Old trees can easily become victims of residential architecture projects as they are just in the way most of the time. Some architectural offices, however, don’t treat trees and other natural objects as restraints. Our today’s project pick is a great example for this perspective. Belgian firm De Vylder Vinck Taillieu went a few steps beyond tree preservation and used unique constraints as opportunities in need of home and design expression.
House Bernheimbeuk was built on some unusual concepts that are both playful and pragmatic. The architects faced quite some challenges as well as a few important questions had to be properly answered: limitations of the site, budget and local building regulations. All these constraints along with three 80-year-old beech trees have been turned into the defining and unique characteristics of the project. As lead architect Jo Taillieu pointed out:”We just couldn’t leave out the beeches!”. The foundations of the small house resemble the roots of a tree and are located next to the real roots of the beech trees that have been invited into the home now. There’s a tree-shaped concrete column rising from the middle part of the foundation that is used for the major support of the building. The architecture office also added some light-weight yet well-insulated exterior walls. Visitors and inhabitants of House Bernheimbeuk are exposed to an asymmetric timber frame structure that makes this home very attractive, too. The interior space is limited to about 100 square meters but this small space is very well utilized thanks to the tree-focused design. Although the owners warmly invite the old beeches inside, a gradual but distinct separation is apparent between the inside and outside.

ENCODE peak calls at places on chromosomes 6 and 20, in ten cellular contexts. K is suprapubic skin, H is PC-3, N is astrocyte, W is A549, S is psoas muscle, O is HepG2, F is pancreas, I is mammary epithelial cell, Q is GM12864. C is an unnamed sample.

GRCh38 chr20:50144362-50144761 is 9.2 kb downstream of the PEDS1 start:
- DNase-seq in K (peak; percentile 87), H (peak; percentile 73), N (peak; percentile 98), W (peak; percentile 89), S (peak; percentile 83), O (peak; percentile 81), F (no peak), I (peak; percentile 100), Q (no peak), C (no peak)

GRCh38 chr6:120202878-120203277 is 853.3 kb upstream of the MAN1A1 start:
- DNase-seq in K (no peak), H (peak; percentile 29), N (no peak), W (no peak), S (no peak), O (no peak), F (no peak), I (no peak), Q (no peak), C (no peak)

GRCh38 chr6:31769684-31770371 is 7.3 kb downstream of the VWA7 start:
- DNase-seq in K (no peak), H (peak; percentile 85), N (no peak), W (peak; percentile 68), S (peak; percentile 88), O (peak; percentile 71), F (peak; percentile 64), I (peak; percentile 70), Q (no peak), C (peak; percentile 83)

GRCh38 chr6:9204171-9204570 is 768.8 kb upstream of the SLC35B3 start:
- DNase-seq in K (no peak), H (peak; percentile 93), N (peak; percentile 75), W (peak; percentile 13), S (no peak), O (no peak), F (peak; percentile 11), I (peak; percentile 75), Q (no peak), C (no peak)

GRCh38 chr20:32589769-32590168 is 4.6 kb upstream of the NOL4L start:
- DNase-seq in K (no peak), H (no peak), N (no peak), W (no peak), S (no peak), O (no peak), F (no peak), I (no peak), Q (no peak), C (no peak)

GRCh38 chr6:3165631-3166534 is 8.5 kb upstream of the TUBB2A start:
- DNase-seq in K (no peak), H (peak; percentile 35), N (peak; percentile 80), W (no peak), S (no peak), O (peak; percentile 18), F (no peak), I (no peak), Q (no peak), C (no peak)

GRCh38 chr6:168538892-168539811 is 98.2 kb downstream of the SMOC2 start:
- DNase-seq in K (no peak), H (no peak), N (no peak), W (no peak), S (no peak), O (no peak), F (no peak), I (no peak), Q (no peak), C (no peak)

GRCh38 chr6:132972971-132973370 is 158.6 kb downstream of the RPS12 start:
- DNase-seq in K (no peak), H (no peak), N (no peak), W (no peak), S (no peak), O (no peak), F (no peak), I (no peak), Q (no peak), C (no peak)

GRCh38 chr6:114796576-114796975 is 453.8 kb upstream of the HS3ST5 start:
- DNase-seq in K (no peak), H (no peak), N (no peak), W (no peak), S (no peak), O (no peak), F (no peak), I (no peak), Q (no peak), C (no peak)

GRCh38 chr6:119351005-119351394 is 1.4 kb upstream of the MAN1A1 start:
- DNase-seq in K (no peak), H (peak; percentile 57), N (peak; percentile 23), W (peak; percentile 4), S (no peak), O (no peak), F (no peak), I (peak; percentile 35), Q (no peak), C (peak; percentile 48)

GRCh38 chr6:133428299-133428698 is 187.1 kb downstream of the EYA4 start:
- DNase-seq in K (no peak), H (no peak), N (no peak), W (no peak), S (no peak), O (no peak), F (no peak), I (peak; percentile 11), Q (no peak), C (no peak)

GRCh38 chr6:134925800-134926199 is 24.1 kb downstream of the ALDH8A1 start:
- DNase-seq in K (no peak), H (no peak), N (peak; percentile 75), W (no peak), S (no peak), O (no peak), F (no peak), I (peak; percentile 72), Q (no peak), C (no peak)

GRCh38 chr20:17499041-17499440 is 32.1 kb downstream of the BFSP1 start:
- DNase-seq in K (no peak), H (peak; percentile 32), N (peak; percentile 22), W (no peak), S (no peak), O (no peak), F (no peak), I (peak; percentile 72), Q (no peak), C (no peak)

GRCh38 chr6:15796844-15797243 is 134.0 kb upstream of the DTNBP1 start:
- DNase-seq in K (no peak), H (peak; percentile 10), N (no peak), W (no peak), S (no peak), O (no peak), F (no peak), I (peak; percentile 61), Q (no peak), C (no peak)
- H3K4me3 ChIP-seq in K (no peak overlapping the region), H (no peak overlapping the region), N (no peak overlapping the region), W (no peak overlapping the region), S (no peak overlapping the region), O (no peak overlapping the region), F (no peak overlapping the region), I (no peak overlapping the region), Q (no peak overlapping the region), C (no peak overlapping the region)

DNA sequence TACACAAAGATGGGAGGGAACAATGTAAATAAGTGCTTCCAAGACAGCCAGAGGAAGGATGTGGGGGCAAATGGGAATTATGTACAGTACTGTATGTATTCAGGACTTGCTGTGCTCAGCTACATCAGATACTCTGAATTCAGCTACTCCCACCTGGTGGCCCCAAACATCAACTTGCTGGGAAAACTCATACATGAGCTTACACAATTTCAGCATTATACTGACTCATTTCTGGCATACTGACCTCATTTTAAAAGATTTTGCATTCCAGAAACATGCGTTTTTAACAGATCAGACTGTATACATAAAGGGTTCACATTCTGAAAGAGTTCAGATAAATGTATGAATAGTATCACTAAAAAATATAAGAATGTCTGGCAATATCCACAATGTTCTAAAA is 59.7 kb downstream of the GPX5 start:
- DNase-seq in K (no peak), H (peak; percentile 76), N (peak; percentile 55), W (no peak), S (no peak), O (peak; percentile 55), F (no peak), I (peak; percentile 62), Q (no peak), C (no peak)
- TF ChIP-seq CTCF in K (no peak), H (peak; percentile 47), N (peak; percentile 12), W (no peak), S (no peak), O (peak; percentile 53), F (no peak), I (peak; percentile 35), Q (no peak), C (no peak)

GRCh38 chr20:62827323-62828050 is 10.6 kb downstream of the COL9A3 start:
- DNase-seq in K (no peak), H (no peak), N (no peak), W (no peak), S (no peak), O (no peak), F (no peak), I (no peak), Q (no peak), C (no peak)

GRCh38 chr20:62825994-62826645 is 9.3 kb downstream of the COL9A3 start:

All in all, De Vylder Vinck Taillieu proved that constraints – be it natural or financial – can be also used as opportunities and design catalysts. We only need some creative minds to address the challenges and their keen eyes for finding alternate ways for expression.